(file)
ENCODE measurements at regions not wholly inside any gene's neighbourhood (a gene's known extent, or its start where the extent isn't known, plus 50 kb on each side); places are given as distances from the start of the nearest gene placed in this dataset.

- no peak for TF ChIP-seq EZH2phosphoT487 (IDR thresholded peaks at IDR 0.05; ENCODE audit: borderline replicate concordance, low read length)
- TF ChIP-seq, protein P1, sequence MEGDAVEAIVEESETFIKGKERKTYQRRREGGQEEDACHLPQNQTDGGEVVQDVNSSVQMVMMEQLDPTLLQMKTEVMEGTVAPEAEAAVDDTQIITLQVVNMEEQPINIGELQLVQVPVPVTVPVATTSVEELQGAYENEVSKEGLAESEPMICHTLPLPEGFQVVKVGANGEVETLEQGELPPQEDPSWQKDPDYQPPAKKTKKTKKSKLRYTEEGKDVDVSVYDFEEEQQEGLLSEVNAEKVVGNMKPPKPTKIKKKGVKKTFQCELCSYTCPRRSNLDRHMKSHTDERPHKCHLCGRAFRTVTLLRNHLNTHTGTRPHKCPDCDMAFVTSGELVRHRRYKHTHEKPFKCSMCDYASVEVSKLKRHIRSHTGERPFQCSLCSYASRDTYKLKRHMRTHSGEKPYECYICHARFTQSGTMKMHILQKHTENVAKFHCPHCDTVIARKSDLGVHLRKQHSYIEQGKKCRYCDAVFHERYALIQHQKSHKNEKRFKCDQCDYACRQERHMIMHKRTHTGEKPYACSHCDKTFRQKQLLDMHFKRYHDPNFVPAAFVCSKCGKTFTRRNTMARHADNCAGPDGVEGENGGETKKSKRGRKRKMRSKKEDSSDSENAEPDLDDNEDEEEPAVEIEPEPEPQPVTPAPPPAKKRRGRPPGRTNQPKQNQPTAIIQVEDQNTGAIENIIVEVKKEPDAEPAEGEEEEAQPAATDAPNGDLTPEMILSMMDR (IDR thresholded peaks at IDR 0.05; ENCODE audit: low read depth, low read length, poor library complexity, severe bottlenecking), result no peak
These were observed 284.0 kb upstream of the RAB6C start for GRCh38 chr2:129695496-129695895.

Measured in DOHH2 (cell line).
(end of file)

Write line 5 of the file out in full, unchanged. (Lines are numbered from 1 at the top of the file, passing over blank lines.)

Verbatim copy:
Measured in DOHH2 (cell line).